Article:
Gent-Wevelgem is a fully-fledged Flemish affair – complete with a double ascent of the Kemmelberg – but was won three times by the relatively sensitive soul that is Mario Cipollini. The race is close to being just as brilliant as its cobbled brothers but falls short.
18. Tour Down Under
Australia’s cycling showpiece is a brilliant stage race. Until the 2017 reshuffle, the Tour Down Under took place over a month before the next World Tour action. It’s kick-started the WT since 2011 and organizers have embraced this responsibility without looking back.
17. Vuelta Pais Vasco
Designing the route for the Tour of the Basque Country is essentially an exercise in deterring any sprinters from showing up. Pais-Vasco is a chance for a group of climbers to attack each other. It’s good fun.
16. La Fleche Wallonne
La Fleche Wallonne is 200km race that starts in Charleroi and ends with Alejandro Valverde winning a race up a hill. It’s better than it sounds.
15. Tour de Suisse
The Tour de Suisse is the fourth longest race of the year and we don’t mind that the nine stages awkwardly straddle two weekends. Simon Spilak calls it the fourth Grand Tour (maybe).
14. Tour of Romandie
I’m not sure why I’ve put Romandie ahead of the Tour de Suisse but it just feels right. Romandie packs action into six stages which – in recent years – has included two time trials. This might not sound great but a lumpy route and a blend of both Tour de France and Giro d’Italia contenders keeps us all guessing.
13. BinckBank Tour
The race formerly known as the Eneco Tour is a welcome addition to the middle of August. There’s nothing giant to climb but even the flat stages aren’t easy. The race attracts a very unique crop of riders and is always enjoyable. Well done to The Netherlands.
12. E3 Harelbeke
E3 is a much-loved and often lively cobbled race at the start of Flanders week. Unlike its brother Gent-Wevelgem, the route is tough enough to tear the peloton apart.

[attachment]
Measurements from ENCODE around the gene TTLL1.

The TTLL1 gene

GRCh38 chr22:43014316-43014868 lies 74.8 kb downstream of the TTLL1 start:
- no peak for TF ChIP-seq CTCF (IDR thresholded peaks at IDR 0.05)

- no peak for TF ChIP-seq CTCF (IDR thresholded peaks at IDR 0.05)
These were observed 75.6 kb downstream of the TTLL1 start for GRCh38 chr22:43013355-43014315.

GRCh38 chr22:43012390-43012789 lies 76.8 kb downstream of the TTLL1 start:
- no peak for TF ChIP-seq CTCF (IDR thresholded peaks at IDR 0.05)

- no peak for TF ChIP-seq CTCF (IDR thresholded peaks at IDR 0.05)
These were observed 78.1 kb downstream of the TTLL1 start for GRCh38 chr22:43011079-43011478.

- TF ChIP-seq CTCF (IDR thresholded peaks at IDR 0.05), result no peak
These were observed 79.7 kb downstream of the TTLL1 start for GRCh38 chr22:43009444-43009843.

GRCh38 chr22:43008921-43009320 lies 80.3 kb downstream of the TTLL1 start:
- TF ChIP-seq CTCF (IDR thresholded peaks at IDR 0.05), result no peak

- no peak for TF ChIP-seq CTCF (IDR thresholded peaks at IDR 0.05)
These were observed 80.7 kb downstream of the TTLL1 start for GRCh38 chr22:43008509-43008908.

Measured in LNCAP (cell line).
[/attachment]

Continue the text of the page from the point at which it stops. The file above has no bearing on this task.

11. Amstel Gold Race
This beer-backed Limburg race is a successful imposter in the Ardennes week. Cauberg or no Cauberg, the finish is always exciting and by tweaking the route organizers have ensured that the race is one of the hardest to predict.
10. Il Lombardia
Save for the World Championships, Il Lombardia is the biggest prize on offer after the conclusion of September’s Vuelta. It feels like a ‘last chance saloon’ for riders who have failed to convert good form into Grand Tour results. That probably explains why a rampant Vincenzo Nibali has squashed all his rivals in two of the last three years.
LBL’s history stretches back to 1892 and asks riders to travel up and down nasty little climbs for well over 200km. Can we just forget how rubbish the last few editions have been?
8. Milan-San Remo
Eighth is a controversially high ranking for the World Tour’s most boring race. They say that good things come to those who wait and this is probably why we sit patiently through the opening 250km of Milan-San Remo. You’re a liar if you tell me you don’t love the last twenty minutes of this race.
Paris-Nice earns its high ranking through consistency rather than bells and whistles. It’s the World Tour’s return to European stage racing and feels like a big deal. The race usually champions Tirreno-Adriatico in the startlist wars and the stages in the south of France are always exciting.
6. Ronde van Vlaanderen
Flanders is stuck in a lifelong battle with Paris-Roubaix to be the highlight of the cobbles season. Brutal paved climbs are its selling point and we expect every edition to be brilliant.
5. Strade Bianche
There are plenty of reasons why this boisterous 11-year old has snuck into my top five. It’s Italy’s newest recruit in the one-day ranks and feels completely refreshing. Siena’s white roads are iconic, as is the wonderful finish up to the Piazza Del Campo. It’s a race that plenty of riders want to add to their Palmares.
4. Vuelta Espana
The Vuelta is nearly always the liveliest Grand Tour. Arriving with a shade less hype than its two big brothers, we get to watch riders slug away at each other on the most ridiculous gradients. What’s not to love?
3. Tour de France
The Tour is the one race you can talk to your work colleagues about. That’s what makes it so special.
2. Giro d’Italia
With more history than the Vuelta but less commercial draw than the Tour, the Giro feels balanced and it’s almost the perfect race for the purists. Although they have just moved the start to Israel so let’s review this list in May…
When it’s bad, it’s still excellent. When it’s excellent, it’s just phenomenal. It’s the best day on the calendar, right?